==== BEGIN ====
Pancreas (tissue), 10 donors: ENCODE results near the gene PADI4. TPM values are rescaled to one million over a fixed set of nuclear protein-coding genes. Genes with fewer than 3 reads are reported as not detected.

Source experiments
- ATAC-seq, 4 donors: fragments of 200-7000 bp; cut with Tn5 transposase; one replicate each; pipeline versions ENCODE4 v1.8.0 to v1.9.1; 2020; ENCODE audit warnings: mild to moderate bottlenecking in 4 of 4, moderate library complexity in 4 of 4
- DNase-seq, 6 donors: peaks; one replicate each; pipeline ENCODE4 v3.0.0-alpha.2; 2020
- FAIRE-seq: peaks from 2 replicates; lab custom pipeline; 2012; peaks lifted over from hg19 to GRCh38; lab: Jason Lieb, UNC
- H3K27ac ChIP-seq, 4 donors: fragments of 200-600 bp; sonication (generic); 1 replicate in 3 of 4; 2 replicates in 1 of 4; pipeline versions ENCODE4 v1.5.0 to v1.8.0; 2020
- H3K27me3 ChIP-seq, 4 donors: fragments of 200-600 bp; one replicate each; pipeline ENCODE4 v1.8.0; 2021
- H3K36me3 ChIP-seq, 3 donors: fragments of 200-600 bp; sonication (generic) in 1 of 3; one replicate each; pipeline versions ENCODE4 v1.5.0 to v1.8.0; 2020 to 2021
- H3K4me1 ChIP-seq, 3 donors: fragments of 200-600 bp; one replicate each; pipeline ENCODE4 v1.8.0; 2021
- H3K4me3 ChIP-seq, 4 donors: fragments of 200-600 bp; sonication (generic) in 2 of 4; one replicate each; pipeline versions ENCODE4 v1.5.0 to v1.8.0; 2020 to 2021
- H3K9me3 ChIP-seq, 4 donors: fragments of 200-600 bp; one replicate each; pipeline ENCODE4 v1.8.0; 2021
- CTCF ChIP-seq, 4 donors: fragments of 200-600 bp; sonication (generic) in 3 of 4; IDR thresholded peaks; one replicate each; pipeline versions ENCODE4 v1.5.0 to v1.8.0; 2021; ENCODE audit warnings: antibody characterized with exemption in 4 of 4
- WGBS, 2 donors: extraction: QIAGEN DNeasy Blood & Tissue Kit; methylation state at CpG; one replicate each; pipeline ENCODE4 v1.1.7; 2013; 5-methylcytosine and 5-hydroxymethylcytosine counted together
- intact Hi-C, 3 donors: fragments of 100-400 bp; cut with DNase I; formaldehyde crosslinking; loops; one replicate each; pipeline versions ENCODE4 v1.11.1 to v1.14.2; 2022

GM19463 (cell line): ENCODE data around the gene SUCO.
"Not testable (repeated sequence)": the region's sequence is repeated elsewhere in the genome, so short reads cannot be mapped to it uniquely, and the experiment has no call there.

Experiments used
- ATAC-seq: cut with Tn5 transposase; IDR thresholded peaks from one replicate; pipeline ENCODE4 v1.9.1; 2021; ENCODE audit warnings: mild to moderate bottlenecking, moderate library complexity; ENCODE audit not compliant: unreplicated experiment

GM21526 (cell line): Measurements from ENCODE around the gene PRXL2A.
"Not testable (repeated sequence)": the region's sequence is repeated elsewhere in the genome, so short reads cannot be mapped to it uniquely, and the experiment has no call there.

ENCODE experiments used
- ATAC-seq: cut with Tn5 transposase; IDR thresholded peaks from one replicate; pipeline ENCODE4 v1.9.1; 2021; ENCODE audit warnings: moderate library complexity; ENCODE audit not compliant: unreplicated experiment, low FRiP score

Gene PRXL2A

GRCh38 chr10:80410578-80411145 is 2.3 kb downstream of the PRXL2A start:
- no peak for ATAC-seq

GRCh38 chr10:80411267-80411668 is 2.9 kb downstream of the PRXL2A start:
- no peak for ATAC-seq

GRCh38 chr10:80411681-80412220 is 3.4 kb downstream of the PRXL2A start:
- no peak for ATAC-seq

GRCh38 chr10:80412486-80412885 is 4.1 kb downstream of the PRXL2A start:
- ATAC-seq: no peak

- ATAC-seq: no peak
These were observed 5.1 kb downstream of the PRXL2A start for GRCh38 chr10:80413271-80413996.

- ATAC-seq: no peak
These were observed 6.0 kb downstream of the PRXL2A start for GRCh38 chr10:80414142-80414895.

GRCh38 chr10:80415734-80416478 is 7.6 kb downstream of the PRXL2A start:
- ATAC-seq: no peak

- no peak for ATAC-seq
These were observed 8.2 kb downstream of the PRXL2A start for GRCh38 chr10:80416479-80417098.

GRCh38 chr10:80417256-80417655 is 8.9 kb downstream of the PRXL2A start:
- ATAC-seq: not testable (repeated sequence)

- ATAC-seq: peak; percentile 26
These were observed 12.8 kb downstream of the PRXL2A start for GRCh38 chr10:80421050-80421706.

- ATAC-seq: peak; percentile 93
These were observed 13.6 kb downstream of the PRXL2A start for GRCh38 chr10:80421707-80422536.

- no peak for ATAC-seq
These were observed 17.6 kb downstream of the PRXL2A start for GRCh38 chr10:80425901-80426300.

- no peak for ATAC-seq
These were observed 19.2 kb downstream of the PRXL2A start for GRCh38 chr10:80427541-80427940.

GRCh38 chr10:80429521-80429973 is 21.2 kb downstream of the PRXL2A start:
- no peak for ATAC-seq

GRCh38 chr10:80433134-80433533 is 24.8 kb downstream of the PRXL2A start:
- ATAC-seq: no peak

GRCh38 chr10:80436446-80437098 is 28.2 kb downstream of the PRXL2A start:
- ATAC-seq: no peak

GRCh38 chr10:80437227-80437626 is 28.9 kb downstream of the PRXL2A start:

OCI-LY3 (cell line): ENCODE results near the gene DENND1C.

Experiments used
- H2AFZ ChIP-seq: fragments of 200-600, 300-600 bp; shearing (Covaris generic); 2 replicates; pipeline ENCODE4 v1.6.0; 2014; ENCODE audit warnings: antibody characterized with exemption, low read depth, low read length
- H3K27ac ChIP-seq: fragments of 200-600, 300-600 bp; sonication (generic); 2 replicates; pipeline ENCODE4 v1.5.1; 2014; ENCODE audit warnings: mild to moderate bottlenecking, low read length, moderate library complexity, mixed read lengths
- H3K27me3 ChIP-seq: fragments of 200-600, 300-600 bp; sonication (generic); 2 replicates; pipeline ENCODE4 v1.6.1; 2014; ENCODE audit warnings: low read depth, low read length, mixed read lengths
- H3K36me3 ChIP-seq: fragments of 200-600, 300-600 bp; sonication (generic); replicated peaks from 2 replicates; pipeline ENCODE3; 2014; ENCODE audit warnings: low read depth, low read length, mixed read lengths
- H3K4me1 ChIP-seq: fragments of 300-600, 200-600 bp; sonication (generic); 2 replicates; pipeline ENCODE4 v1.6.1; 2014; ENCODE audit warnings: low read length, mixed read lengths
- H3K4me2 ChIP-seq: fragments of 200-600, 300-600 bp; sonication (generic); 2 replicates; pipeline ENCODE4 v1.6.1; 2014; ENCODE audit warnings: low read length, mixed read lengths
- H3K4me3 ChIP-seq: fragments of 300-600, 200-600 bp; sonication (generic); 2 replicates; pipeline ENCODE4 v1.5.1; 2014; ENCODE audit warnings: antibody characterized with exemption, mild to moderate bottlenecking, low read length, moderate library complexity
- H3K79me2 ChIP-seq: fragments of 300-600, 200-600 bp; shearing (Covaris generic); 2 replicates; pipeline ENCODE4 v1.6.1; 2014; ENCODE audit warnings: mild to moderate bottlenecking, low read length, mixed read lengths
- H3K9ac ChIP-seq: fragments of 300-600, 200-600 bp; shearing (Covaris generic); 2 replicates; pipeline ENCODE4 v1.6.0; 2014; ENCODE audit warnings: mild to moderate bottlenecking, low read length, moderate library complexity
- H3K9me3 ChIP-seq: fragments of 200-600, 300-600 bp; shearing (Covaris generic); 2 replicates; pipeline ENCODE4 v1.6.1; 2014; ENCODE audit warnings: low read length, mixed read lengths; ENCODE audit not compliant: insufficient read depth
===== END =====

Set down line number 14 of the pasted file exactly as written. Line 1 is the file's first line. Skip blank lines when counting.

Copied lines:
- intact Hi-C, 3 donors: fragments of 100-400 bp; cut with DNase I; formaldehyde crosslinking; loops; one replicate each; pipeline versions ENCODE4 v1.11.1 to v1.14.2; 2022